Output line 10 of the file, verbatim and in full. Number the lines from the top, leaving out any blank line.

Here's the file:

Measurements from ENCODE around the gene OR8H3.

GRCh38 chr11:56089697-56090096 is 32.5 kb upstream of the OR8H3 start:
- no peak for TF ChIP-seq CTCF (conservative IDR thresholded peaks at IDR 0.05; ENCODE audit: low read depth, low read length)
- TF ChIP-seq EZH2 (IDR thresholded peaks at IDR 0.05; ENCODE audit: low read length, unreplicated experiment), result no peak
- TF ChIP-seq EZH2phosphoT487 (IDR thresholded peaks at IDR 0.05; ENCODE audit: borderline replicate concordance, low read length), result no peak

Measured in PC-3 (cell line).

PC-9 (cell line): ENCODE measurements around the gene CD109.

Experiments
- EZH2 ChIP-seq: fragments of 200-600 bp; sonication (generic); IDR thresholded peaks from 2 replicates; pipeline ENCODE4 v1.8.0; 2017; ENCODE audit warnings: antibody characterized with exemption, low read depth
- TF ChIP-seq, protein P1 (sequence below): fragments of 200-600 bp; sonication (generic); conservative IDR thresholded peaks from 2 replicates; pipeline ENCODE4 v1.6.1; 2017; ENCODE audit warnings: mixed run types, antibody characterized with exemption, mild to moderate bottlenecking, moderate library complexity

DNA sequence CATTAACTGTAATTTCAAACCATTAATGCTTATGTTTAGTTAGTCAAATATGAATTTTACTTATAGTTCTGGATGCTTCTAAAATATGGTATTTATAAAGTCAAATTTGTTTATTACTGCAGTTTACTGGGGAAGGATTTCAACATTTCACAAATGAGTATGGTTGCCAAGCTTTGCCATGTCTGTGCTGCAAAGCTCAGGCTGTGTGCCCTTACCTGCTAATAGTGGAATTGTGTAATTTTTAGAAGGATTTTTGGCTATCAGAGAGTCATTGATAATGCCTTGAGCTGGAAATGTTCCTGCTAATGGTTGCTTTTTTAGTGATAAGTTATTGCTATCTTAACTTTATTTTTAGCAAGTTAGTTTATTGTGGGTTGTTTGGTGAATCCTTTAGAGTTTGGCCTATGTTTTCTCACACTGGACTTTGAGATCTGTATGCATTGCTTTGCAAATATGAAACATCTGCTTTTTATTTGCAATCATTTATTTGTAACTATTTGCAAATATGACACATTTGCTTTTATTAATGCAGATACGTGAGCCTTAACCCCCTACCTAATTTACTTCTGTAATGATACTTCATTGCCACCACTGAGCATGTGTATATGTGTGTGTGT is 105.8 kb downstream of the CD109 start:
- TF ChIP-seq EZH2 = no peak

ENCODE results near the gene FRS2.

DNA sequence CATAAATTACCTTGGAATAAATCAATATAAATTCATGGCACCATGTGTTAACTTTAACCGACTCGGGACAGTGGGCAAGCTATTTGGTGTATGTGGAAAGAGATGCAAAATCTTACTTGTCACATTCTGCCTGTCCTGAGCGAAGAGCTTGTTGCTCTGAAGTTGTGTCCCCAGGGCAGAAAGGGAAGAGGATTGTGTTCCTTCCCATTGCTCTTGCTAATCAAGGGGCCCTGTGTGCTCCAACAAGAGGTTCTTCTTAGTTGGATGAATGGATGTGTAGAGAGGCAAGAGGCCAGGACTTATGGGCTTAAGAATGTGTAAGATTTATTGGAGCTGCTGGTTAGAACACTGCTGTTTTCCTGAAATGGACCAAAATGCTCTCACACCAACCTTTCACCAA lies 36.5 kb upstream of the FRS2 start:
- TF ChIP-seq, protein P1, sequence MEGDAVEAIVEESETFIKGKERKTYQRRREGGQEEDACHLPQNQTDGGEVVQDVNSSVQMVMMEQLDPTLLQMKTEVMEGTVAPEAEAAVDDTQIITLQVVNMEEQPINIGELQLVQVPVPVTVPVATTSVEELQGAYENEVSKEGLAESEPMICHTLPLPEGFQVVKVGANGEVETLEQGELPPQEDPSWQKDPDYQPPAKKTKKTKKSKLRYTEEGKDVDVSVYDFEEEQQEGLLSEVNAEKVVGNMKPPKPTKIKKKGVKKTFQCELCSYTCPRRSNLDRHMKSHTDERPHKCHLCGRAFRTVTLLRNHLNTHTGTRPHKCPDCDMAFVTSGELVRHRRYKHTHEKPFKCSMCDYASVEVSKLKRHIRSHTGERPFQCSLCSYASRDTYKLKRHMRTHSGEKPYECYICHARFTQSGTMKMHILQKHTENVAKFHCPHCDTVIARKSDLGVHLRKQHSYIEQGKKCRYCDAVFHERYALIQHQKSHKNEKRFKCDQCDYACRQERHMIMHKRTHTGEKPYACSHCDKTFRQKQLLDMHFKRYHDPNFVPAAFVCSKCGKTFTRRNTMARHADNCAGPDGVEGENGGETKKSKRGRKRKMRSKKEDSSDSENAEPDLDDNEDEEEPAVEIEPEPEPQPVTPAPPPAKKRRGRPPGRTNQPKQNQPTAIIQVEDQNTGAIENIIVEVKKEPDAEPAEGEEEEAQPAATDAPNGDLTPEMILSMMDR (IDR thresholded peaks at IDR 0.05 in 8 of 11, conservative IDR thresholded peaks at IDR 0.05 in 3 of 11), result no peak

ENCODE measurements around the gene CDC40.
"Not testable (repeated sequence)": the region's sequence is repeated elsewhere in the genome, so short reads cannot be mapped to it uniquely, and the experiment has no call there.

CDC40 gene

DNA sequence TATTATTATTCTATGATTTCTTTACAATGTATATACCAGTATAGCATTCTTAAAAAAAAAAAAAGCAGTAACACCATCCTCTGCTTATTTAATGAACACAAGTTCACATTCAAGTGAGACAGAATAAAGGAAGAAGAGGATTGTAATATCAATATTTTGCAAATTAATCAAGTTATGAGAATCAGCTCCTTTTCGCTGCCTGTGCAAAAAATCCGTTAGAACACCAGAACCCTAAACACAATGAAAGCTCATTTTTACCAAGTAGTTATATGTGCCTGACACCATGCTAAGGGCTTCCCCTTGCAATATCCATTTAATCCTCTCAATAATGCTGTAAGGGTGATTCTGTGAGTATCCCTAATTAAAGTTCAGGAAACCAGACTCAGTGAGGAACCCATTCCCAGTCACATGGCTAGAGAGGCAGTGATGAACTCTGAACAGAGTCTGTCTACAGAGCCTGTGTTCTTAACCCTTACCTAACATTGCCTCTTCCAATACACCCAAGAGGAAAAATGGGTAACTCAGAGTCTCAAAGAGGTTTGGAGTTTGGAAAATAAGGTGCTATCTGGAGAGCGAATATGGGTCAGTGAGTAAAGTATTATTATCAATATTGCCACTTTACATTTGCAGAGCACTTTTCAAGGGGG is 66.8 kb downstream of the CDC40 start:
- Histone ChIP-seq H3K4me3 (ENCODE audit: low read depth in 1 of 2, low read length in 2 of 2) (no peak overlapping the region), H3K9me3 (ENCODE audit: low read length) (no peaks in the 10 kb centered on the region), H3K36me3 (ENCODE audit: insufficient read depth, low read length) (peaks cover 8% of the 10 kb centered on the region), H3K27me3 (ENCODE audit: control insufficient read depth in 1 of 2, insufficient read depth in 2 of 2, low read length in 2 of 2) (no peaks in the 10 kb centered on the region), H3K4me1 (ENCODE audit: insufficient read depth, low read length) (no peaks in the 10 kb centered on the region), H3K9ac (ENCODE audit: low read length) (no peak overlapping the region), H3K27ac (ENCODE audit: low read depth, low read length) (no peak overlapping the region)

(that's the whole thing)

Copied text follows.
- TF ChIP-seq, protein P1 (sequence below): fragments of 200-600 bp; sonication (generic); conservative IDR thresholded peaks from 2 replicates; pipeline ENCODE4 v1.6.1; 2017; ENCODE audit warnings: mixed run types, antibody characterized with exemption, mild to moderate bottlenecking, moderate library complexity